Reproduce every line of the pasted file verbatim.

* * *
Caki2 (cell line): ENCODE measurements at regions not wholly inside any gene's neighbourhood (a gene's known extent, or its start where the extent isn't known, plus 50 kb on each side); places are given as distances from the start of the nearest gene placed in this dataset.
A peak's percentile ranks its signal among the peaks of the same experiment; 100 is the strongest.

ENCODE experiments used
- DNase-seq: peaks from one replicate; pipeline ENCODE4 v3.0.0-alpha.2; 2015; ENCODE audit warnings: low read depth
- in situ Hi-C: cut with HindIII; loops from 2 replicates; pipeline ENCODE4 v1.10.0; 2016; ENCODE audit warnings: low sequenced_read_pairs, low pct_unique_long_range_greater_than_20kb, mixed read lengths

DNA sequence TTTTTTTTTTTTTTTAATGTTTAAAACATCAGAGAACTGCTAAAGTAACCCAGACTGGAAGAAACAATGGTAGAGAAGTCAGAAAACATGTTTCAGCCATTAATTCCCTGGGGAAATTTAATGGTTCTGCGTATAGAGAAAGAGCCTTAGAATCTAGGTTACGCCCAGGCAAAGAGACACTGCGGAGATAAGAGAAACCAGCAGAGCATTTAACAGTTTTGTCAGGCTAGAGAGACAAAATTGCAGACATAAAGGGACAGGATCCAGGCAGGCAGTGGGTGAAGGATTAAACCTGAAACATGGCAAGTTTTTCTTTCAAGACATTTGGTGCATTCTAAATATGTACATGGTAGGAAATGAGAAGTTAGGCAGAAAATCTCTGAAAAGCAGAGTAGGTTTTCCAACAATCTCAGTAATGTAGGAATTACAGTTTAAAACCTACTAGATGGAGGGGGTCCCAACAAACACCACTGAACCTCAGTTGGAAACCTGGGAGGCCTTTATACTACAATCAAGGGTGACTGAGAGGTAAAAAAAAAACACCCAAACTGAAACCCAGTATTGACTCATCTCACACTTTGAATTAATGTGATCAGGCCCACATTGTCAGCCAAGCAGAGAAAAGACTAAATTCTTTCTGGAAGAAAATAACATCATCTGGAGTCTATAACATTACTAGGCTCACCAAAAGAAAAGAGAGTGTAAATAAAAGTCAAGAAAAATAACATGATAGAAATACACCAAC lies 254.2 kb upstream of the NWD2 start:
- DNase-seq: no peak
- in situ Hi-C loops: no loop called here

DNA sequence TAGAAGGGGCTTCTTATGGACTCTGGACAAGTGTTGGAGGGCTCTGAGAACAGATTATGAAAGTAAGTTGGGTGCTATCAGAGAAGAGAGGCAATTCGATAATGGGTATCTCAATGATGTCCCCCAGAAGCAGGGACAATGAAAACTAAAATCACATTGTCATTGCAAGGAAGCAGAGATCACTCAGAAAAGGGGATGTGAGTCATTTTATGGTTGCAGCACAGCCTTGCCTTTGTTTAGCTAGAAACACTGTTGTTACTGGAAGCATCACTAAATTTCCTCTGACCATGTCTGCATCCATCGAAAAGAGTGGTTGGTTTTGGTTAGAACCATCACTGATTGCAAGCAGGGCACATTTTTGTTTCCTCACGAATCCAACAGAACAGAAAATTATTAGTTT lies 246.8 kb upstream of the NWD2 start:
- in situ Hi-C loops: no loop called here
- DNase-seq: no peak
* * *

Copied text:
Caki2 (cell line): ENCODE measurements at regions not wholly inside any gene's neighbourhood (a gene's known extent, or its start where the extent isn't known, plus 50 kb on each side); places are given as distances from the start of the nearest gene placed in this dataset.
A peak's percentile ranks its signal among the peaks of the same experiment; 100 is the strongest.

ENCODE experiments used
- DNase-seq: peaks from one replicate; pipeline ENCODE4 v3.0.0-alpha.2; 2015; ENCODE audit warnings: low read depth
- in situ Hi-C: cut with HindIII; loops from 2 replicates; pipeline ENCODE4 v1.10.0; 2016; ENCODE audit warnings: low sequenced_read_pairs, low pct_unique_long_range_greater_than_20kb, mixed read lengths

DNA sequence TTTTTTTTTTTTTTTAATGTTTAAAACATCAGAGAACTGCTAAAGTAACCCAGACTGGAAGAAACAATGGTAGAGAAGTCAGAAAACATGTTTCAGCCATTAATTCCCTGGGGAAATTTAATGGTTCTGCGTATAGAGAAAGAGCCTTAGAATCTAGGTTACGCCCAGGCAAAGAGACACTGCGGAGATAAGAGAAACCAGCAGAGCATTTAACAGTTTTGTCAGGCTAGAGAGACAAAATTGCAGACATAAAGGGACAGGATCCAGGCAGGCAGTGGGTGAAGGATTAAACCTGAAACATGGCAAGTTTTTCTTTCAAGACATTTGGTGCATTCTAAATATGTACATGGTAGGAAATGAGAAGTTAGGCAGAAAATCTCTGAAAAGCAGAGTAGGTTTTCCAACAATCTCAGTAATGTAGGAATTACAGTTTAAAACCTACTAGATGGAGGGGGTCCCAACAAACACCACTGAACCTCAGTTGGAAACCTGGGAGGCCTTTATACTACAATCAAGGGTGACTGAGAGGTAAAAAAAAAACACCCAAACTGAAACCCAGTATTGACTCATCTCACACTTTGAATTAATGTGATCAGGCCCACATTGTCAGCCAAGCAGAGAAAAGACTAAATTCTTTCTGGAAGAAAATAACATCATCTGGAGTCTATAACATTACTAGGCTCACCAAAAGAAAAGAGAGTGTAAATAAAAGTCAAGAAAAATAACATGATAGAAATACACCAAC lies 254.2 kb upstream of the NWD2 start:
- DNase-seq: no peak
- in situ Hi-C loops: no loop called here

DNA sequence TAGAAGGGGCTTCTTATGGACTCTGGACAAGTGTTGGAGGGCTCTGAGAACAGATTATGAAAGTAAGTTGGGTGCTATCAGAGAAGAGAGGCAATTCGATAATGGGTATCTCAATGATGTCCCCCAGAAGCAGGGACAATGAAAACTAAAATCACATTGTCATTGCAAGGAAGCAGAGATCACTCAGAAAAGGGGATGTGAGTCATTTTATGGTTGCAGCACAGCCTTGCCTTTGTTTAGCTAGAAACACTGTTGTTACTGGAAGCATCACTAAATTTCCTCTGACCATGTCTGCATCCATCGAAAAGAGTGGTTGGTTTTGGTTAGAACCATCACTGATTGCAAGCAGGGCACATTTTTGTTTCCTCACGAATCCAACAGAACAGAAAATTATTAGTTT lies 246.8 kb upstream of the NWD2 start:
- in situ Hi-C loops: no loop called here
- DNase-seq: no peak